So, certainly, a great deal of manners are simply class signifiers, but some of them also have utility in other situations. They sometimes not only signal class but also convey your degree of general approachability/sociability to another person.
Even the innocuous ones can have subtle effects. For example, putting your elbows on the table may naturally inch your body into a position in which you’re leaning in more toward the conversation, which in some situations can be a bad signal and seem overly eager or aggressive—of course in some situations the same gesture can convey a deep interest the discussion. Leaning back with one’s hands off the table can instead convey a respectable openness to discussion, or, in certain situations, disinterest. It all depends. I don’t think the rules of etiquette have to be hard and fast all the time. They’re better used as helpful reminders about how our subtle or even unconscious gestures contribute to a conversation.
> Really, what the average person would consider “good” table manners these days boils down to common sense: Chewing with your mouth open is, and always will be gauche. But the more specific etiquette practices — the rules for how to hold your utensils or scoop up your soup — are no longer uniform, and therefore, mistakes are less likely to be met with the same bougie judgement they would have been a century ago.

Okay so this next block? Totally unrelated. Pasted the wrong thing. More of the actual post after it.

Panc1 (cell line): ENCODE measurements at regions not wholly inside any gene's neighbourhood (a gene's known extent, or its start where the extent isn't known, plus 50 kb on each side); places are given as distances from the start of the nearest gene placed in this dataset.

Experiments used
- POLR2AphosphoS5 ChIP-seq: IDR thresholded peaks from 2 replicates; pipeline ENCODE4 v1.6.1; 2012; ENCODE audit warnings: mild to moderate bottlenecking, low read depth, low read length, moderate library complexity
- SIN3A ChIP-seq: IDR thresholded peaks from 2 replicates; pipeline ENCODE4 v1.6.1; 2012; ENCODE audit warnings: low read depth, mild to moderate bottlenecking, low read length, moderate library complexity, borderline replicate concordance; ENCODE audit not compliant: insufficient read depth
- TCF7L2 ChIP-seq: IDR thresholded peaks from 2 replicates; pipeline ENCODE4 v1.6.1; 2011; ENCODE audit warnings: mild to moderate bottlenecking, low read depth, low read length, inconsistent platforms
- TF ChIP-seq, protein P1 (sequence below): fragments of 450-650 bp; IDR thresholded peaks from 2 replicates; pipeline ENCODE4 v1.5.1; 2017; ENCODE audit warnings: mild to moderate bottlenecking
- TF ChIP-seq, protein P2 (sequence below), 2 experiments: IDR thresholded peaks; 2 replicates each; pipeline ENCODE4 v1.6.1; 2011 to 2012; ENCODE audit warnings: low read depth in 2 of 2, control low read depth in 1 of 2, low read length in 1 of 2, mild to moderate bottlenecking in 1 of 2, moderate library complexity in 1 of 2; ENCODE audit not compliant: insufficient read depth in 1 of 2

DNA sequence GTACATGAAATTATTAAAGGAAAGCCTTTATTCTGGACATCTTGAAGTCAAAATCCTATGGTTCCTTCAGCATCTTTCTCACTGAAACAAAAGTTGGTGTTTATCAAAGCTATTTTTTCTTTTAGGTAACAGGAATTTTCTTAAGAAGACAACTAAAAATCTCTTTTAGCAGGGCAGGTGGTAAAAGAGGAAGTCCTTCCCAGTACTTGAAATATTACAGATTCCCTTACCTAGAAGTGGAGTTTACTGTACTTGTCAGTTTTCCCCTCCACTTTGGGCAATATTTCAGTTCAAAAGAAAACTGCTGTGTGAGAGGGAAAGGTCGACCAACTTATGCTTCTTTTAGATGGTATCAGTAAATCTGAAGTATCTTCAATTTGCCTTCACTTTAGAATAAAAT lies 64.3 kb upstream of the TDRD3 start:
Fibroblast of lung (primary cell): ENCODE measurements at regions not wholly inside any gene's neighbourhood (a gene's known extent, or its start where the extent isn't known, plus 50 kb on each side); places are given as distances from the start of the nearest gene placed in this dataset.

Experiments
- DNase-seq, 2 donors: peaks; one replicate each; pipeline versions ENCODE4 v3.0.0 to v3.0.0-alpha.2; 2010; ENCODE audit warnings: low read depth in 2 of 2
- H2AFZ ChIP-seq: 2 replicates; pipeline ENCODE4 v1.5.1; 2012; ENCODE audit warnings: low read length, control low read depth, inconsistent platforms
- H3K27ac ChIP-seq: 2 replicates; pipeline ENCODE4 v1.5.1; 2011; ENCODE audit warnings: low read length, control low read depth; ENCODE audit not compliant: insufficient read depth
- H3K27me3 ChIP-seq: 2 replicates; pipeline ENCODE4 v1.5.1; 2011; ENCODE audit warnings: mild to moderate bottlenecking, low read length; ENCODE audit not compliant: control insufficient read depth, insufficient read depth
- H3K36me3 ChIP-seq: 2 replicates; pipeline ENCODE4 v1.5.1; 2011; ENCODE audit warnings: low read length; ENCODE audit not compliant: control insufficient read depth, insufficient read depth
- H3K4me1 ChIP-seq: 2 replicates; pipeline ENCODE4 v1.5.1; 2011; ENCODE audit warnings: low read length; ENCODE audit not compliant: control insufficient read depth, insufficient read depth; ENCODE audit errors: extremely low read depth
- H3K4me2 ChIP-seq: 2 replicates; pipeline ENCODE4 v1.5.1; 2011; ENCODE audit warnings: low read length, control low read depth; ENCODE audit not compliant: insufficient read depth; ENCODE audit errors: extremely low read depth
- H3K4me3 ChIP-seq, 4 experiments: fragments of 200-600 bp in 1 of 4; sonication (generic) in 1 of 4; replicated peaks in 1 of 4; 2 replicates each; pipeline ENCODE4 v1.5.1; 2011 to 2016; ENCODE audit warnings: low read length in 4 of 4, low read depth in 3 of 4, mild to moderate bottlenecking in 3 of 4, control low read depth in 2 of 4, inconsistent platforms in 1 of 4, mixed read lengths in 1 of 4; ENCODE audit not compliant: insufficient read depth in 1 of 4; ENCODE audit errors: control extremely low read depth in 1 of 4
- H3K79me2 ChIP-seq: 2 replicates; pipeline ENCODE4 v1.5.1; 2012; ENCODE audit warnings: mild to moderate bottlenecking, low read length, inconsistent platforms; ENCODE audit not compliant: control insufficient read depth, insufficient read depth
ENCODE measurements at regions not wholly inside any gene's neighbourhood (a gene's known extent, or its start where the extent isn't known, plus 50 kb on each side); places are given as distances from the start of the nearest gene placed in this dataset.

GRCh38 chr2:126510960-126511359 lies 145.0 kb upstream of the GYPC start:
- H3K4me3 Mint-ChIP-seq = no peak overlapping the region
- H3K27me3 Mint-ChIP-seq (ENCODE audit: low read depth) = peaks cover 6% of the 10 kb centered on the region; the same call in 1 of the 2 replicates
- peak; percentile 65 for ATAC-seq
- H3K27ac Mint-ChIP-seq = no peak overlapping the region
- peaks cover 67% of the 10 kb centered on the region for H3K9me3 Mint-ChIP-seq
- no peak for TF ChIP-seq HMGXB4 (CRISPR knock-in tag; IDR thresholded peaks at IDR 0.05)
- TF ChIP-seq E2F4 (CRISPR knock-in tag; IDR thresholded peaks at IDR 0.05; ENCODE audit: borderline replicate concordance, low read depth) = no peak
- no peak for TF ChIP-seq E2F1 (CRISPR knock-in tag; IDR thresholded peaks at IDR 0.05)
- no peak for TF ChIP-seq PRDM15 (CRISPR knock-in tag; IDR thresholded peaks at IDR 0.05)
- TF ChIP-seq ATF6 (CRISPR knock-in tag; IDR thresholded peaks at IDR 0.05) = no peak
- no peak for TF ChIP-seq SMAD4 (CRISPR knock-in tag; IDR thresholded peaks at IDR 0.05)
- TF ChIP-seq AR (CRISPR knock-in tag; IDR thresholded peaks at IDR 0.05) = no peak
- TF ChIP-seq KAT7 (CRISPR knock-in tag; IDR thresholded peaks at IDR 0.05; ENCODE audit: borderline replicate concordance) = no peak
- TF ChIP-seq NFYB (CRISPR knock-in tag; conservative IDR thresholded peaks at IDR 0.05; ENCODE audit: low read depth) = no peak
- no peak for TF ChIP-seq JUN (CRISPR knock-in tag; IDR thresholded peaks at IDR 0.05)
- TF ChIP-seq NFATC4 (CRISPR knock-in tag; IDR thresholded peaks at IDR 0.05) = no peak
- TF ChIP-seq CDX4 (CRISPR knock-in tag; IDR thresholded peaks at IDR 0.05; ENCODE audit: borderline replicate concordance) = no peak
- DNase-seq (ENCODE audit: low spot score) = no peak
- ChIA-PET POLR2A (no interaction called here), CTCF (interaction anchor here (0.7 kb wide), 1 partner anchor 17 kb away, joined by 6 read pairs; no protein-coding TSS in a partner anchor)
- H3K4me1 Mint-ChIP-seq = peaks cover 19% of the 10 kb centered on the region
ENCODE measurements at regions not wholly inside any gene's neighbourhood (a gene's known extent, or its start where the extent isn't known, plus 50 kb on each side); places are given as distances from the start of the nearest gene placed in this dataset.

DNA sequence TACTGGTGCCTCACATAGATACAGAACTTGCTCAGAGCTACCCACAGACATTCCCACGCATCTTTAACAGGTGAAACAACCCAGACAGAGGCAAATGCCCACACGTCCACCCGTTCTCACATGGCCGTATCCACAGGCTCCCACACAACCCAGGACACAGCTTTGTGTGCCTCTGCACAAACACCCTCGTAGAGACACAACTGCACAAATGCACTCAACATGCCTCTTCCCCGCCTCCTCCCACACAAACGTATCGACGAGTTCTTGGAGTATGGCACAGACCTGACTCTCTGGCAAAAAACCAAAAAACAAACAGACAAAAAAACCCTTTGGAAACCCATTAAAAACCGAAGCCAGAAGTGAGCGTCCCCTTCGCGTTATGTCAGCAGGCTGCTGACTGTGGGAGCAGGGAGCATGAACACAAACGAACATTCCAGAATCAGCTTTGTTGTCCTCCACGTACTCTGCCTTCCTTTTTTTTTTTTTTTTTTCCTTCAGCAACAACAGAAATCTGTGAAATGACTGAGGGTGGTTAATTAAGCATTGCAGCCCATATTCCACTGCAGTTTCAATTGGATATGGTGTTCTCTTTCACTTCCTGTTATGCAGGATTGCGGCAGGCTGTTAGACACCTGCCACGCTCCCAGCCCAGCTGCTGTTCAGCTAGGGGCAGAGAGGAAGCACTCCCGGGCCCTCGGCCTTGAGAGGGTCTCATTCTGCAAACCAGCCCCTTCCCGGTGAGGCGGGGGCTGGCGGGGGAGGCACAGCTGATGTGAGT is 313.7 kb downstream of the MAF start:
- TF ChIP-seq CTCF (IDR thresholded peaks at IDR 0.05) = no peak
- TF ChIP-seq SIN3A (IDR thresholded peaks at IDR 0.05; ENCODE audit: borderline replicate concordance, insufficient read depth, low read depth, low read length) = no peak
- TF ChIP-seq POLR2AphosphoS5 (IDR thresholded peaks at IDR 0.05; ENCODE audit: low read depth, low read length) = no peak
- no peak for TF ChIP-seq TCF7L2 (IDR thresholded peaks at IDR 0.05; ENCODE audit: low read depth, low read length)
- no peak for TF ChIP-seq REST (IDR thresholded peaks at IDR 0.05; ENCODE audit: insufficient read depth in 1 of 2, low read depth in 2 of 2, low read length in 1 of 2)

> Even in their original context of medieval venery, the terms were of the nature of kennings, intended as a mark of erudition of the gentlemen able to use them correctly rather than for practical communication.
> Lipton discovered that such collections are quite old, dating from the mid-15th century. These days teacher educators would probably curricularize this material as word-play, perhaps a motivating introduction to poetry. Along these lines, for example, Griffin recently invented 'a brace of orthodontists'. But in the 15th century the educative purpose was much more sober. Such lists were a valuable resource to provide a gentleman with the means of social acceptability and to spare him the embarrassment of some blunder at table---of referring, for example, to a bunch or flock of owls when the proper term is a parliament of owls. In such incidents, 'those who are wiser may have the laugh of you, and we who love you may be shamed', a quote from a novel by Arthur Conan Doyle in which a young man is being schooled in the proper terminology to avoid embarrassment (Lipton 1993: 1).